-Tyler

11 thoughts on “POLITICAL FORECASTING: AN IMPRECISE SCIENCE

  1. Nice that you finally posted this. Confused why you chose not to link directly to Facebook Primary Map so everyone could see exactly what this data is you pull from.

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  2. You are selling yourself short. Another awesome thing about what you do is that it doesn’t require expensive polling. 538 basically takes some weighted averages. Big deal. The fact that your method comes close to a lot of expensive and time consuming polls is incredible! Also, echoing what was said above, your stats on predicting Bernie victories blow everyone else’s out of the water. That’s not a coincidence — it’s because your methods are more attuned to younger and independent voters than anyone else’s (antiquated) methods. The polling industry needs creative approaches — that actually work — like yours. In your shoes, I would start a consulting firm, at least. Keep it up!

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  3. You aren’t giving yourself enough credit. You got Michigan right when they all got it wrong. 538 was way off in the last several caucuses with their percentages..you were very close. 538 had Sanders with about a 50/50 chance to win Wisconsin…that was way off..he won in a landslide..you had him with 59 percent of the vote and he got 57…superb! Keep going man..

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  4. Is it not suspicious as hell that 538 published NO projections for Arizona? And why not Minnesota? I believe the public consumption polls had Sanders down 10% when the cognoscenti could see he was likely heading for an easy victory there.

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  5. As someone who’s very new to forecasting, projections and predictions, and just politics overall. I can say I was pretty sceptical of 538 for a long time. That changed after March 15th though, I started to realize they’re just trying to forecast as best as possible with the help of polling and some other variables. Now I certainly respect their work a lot more, and daily check their website to see how each candidate is doing.

    And while it’s right that they’ve been more accurate, I still find your data much more valuable, for the following reasons:

    – Contrary to 538, who mainly just use polling data to predict a vote share and chance to win a contest, you do it without the use of any pollsters. Instead you use Facebook and Google trends data, and a lot of your own data to project every single state. The beauty of this is that you’ve basically made an entirely new system apart from polling to predict states. And while you still have a 2.6% higher error overall, that’s an absolutely beautiful thing.

    – Contrary to 538, you can publish and project every state, regardless of how much polls are available, or how accurate or trusted that poll is. That’s a gigantic bonus for all of your work.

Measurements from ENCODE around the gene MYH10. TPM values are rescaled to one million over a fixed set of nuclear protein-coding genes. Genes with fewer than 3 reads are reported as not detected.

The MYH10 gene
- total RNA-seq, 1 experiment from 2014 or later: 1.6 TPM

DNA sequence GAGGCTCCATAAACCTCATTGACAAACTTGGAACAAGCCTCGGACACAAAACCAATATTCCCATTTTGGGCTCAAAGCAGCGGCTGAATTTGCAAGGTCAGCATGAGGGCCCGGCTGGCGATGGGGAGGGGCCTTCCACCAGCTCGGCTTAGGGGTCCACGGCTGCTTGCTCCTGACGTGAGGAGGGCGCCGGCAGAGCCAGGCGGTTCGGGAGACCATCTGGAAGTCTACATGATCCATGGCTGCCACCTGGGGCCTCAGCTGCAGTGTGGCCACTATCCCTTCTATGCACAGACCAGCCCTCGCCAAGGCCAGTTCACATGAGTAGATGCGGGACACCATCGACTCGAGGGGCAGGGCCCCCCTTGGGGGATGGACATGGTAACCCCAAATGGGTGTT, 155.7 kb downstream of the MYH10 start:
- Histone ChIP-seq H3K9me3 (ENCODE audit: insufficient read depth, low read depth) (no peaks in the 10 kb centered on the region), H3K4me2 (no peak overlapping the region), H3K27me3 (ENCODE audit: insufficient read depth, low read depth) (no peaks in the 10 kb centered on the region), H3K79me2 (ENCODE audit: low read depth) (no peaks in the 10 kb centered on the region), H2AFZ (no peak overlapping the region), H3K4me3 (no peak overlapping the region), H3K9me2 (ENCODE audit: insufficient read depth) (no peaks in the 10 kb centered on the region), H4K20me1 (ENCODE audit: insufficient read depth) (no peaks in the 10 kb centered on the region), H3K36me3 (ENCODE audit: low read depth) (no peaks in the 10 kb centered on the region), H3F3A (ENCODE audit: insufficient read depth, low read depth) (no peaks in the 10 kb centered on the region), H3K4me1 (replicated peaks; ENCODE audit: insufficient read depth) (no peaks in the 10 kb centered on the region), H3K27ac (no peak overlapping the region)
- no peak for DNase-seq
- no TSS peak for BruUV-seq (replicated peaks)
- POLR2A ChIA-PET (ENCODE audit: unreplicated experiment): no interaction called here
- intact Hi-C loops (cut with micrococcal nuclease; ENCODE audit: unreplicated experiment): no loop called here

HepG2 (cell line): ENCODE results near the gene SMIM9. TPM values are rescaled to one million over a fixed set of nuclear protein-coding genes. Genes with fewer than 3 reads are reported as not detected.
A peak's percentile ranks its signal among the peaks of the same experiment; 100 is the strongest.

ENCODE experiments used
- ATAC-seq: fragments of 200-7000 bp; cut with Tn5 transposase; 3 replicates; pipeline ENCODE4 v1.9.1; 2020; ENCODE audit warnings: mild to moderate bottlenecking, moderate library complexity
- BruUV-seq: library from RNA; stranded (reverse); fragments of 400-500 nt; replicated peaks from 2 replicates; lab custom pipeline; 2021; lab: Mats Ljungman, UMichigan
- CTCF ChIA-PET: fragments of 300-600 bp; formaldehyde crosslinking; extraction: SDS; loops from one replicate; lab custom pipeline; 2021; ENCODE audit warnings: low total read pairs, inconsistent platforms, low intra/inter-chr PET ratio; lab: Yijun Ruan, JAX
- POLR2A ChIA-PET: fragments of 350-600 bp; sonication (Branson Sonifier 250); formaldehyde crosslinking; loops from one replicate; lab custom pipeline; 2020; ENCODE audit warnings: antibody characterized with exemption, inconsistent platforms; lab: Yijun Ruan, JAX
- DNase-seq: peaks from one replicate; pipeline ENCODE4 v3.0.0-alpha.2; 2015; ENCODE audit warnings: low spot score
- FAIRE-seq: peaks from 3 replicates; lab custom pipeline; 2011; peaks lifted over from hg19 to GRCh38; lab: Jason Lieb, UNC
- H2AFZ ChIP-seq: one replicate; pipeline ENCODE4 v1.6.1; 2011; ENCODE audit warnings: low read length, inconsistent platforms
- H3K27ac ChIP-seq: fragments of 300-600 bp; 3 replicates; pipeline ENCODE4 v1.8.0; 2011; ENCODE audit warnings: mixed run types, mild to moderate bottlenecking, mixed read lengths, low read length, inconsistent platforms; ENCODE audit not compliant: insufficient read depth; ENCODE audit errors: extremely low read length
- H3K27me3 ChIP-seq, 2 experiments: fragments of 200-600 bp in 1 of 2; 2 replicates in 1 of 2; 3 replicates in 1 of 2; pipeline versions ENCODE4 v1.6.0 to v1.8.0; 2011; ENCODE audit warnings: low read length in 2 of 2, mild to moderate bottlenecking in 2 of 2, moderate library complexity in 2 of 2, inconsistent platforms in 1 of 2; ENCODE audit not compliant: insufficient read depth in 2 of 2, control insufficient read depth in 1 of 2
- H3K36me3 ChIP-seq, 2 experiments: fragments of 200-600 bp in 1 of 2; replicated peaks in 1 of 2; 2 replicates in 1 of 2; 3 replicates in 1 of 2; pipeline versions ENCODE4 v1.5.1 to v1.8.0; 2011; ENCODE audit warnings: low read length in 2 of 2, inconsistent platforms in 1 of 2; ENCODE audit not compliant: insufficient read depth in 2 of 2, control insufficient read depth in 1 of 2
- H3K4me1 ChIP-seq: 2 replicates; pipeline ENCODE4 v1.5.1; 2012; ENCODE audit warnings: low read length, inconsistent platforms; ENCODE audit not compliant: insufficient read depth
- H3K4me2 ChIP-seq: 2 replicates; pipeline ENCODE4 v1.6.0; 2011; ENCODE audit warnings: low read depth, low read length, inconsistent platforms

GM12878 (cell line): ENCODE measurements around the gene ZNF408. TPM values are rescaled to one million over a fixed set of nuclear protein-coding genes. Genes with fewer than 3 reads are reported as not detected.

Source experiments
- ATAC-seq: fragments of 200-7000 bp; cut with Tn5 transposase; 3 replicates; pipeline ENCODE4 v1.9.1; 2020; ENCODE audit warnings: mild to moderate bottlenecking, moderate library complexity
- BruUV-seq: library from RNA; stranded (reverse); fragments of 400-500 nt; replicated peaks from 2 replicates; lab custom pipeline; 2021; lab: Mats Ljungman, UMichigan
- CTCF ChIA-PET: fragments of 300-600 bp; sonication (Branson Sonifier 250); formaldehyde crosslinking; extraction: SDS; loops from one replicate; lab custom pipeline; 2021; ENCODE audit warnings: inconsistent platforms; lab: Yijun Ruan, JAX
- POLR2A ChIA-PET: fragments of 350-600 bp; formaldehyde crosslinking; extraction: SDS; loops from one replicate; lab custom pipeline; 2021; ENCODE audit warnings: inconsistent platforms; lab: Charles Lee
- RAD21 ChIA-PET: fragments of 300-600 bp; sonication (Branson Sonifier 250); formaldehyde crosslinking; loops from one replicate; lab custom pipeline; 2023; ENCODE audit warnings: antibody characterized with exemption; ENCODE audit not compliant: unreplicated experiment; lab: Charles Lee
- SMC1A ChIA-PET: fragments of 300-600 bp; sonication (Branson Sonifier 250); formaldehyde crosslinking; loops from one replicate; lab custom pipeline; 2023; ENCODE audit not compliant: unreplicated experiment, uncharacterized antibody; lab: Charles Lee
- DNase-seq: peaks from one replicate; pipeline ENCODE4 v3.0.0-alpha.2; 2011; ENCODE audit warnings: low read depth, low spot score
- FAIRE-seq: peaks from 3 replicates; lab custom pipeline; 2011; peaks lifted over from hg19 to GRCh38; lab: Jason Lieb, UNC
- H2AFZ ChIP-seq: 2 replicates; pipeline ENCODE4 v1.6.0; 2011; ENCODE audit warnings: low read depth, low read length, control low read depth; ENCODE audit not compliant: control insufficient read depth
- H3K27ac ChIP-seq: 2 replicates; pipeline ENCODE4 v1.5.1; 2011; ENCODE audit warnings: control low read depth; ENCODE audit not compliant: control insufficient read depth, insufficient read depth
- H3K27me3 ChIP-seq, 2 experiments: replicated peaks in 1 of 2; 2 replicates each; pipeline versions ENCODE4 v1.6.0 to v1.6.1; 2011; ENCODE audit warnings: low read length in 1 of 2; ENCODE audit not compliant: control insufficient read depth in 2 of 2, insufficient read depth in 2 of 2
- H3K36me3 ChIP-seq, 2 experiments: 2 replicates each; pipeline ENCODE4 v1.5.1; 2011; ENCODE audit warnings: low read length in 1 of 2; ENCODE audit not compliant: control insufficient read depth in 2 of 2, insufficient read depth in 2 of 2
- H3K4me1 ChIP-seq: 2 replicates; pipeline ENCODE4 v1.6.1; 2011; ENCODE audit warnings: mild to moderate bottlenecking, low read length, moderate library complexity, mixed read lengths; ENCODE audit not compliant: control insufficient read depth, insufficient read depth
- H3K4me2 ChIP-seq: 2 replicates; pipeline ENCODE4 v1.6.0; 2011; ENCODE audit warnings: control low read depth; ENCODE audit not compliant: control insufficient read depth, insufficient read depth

– You can predict caucus states, which have been notoriously hard to predict even for respected pollsters (except for Iowa, there’s really some geniuses there.) And what’s even more amazing is how close you get. Your Washington State & Idaho predictions are both frighteningly close in that regard. And you still had very decent projections in Utah and Hawaii, while pollsters didn’t even dare to poll the states to lose their reputations. I do feel you could have predicted Alaska a little better, but the problem here is that it’s hard to factor into account making Hillary non-viable in specific places, for that you’d need to get data on the precinct or district level. All in all this has been the most amazing thing your work has done.

    – Unlike 538, and I swear, this is important to me, and a lot of other people: You’re not arrogant. You’re humble, and just use data to try and predict stuff. You admit you can make errors, and that you’re only human, just like anyone else. Apart from Michigan, where 538 ate a stack of humble pie, they have been as arrogant as can be, and sometimes just flat out refuse to admit they make errors and they usually refuse to correct them. That’s where I still lack a lot of respect for them. Now don’t get me wrong, they’re still mostly right. But when they’re wrong, they try to cover it up. Like after Bernie won Nebraska and Kansas. “Because those states are so conservative those places probably have more liberals who vote for Bernie compared to other states.” What the hell…

    I just want you to remember this, as a fellow maths and data enthusiast: “An error doesn’t become a mistake until you refuse to correct it.”

    Keep being yourself, Tyler. And keep trying to make your data more accurate with every passing state as much as you can. Never lose yourself to thinking you know it all, because no man or woman does.

    I greatly respect your work and will keep following your work for the rest of the political season, and I’ll probably look forward to what you’ll do after that too.

    With much respect,

    – Adriharu

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    • “Unlike 538, and I swear, this is important to me, and a lot of other people: You’re not arrogant. You’re humble, and just use data to try and predict stuff.”

      Yeah. What that person said.

      Like